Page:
The three of us do not go out very often as the three of us. I think Daniel is perfect for Jed, which is the highest compliment I can give. But my friendship isn't with him, and Jed understands that. When we hit the road, we hit it together alone. We get to the bridge, out undestined destination. Even though there's no sign, no arrow, Jed turns at the last minute and parks us in a verge right before the bridge leaves the ground. The trunk pops open, and Jed runs round back to retrieve a bag of oranges and a sweatshirt that fits me better. Shall we make like lizards and leap? he asks. I never felt the urge to jump off a bridge, but there are times I have wanted to jump out of my life, out of my skin. Would you stroll me down the promenade instead? I ask back. Most certainly, my splendid. There is no word for our kind of friendship. Two people tho don't see each other a lot, but can make each other effortlessly happy.
David Levithan (The Realm of Possibility)
One who is content with what he has, and who accepts the fact that he inevitably misses very much in life, is far better off than one who has much more but who worries about all he may be missing . . . the relative perfection which we must attain to in this life if we are to live as sons of God is not the twenty-four-hour-a-day production of perfect acts of virtue, but a life from which practically all the obstacles to God's love have been removed or overcome. One of the chief obstacles to this perfection of selfless charity is the selfish anxiety to get the most out of everything, to be a brilliant success in our own eyes and in the eyes of other men. We can only get rid of this anxiety by being content to miss something in almost everything we do. We cannot master everything, taste everything, understand everything, drain every experience to its last dregs. But if we have the courage to let almost everything else go, we will probably be able to retain the one thing necessary for us— whatever it may be. If we are too eager to have everything, we will almost certainly miss even the one thing we need. Happiness consists in finding out precisely what the "one thing necessary" may be, in our lives, and in gladly relinquishing all the rest. For then, by a divine paradox, we find that everything else is given us together with the one thing we needed.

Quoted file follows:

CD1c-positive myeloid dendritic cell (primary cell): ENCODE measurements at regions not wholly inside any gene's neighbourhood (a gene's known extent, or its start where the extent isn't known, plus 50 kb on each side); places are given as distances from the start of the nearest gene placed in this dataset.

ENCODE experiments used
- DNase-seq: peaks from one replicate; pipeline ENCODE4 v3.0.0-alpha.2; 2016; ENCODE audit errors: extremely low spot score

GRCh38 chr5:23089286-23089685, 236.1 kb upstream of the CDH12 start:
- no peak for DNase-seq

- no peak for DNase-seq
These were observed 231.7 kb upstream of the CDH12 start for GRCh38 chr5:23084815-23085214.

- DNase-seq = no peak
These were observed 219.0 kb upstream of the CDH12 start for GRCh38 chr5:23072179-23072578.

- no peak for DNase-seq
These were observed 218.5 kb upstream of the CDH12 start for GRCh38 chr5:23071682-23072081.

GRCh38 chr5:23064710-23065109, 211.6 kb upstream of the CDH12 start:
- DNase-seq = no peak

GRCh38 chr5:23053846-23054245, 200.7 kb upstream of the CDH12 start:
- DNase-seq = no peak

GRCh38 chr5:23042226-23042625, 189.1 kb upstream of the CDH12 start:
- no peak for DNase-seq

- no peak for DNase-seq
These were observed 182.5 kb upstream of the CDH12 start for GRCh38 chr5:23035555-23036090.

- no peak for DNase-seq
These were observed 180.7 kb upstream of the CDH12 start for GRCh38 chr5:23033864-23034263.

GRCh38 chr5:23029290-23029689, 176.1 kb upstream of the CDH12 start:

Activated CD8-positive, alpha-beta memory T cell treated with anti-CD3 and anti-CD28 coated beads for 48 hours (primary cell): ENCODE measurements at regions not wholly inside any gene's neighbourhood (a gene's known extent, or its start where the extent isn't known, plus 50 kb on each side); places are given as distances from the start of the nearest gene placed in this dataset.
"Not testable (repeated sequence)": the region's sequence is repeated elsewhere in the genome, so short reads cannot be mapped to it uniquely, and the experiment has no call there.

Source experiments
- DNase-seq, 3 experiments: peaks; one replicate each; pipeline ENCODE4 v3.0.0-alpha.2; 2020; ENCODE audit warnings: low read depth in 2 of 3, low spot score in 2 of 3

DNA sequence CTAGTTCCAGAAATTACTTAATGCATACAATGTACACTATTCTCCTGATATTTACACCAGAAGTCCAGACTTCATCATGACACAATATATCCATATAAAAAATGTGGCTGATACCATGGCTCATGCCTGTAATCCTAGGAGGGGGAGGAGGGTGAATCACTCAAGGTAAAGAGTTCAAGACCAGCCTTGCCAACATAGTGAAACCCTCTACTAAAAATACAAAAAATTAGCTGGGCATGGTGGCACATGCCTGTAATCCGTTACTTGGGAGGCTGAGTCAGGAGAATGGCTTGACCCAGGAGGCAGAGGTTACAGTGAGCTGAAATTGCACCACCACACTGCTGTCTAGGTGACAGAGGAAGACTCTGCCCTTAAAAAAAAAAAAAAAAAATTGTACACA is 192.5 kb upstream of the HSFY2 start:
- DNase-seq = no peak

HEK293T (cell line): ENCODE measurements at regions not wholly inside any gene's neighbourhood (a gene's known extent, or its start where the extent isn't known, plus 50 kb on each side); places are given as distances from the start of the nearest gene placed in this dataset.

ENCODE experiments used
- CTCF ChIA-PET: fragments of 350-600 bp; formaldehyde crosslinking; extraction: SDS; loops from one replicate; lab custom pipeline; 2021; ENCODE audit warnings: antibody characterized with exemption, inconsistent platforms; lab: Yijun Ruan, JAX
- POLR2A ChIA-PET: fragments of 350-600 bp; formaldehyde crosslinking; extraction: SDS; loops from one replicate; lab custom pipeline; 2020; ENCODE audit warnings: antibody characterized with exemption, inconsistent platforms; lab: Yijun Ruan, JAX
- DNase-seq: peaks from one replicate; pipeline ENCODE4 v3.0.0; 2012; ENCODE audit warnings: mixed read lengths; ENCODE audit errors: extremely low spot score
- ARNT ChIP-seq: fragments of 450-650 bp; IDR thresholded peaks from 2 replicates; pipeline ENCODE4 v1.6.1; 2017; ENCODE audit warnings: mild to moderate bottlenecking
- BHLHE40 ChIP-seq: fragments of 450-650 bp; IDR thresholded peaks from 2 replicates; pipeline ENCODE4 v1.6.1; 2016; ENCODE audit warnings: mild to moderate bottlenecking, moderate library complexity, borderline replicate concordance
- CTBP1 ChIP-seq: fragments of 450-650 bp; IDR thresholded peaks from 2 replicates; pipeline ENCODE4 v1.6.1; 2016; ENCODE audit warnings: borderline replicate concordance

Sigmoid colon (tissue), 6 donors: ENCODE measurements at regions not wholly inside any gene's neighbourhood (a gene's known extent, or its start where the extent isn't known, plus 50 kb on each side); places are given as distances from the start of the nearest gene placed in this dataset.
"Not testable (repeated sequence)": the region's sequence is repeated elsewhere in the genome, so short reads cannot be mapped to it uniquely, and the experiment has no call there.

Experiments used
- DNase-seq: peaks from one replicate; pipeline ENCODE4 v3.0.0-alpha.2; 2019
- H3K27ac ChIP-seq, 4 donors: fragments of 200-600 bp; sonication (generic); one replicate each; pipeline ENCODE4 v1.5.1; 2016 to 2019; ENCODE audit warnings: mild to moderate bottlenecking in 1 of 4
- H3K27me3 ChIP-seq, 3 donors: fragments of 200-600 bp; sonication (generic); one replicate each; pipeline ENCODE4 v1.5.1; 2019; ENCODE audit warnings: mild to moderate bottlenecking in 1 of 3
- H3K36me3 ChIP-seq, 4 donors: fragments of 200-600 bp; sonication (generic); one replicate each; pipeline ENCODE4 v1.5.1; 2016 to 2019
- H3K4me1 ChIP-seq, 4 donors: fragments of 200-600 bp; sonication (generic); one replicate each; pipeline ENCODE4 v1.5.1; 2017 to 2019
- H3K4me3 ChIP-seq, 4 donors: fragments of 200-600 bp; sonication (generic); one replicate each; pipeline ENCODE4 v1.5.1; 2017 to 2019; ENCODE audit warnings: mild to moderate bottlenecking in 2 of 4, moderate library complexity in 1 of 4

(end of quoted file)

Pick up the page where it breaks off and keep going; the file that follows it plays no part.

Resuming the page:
Thomas Merton (No Man Is an Island)
My Angel, My greatest hope is that you never have to read this. Vee knows to give you this letter only if my feather is burned and I’m chained in hell or if Blakely develops a devilcraft prototype strong enough to kill me. When war between our races ignites, I don’t know what will become of our future. When I think about you and our plans. I feel a desperate aching. Never have I wanted things to turn out right as as I do now. Before I leave this world, I need to make certain you know that all my love belongs to you. You are the same to me now as you were before you swore the Changeover Vow. You are mine. Always. I love the strength, courage, and gentleness of your soul. I love your body too. How could someone so sexy and perfect be mine? With you I have purpose-someone to love, cherish and protect. There are secrets in my past that weigh on your mind. You've trusted me enough not to ask about them, and it's your faith that has made me a better man. I don’t want to leave you with anything hidden between us. I told you I was banished from heaven for falling in love with a human girl. The I way I explained it, I risked everything to be with her. I said those words because they simplified my motivations. But they weren't the truth. The truth is I had become disenchanted with the archangels’s shifting goals and wanted to push back against them and their rules. That girl was an excuse to let go of an old way of living and accept a new journey that would eventually lead me to you. I believe in destiny, Angel. I believe every choice I've made has brought me closer to you. I looked for you for a very long time. I may have fallen from heaven but I fell for you. I will do whatever it takes to make sure you win this war. Nephilim will come out on top. You’ll fulfill your vow to the Black Hand and be safe. This is my priority even if the cost is my life. I suspect this will make you angry. It may be hard to forgive me. I promised that we would be together at the end of this and you may resent me for the breaking that vow. I want you to know I did everything to keep my word. As I write this I am going over ever possibility that will see us through this. I hope I find a way. But if this choice I have to make comes down to your or me, I choose you. I always have. All my love, Patch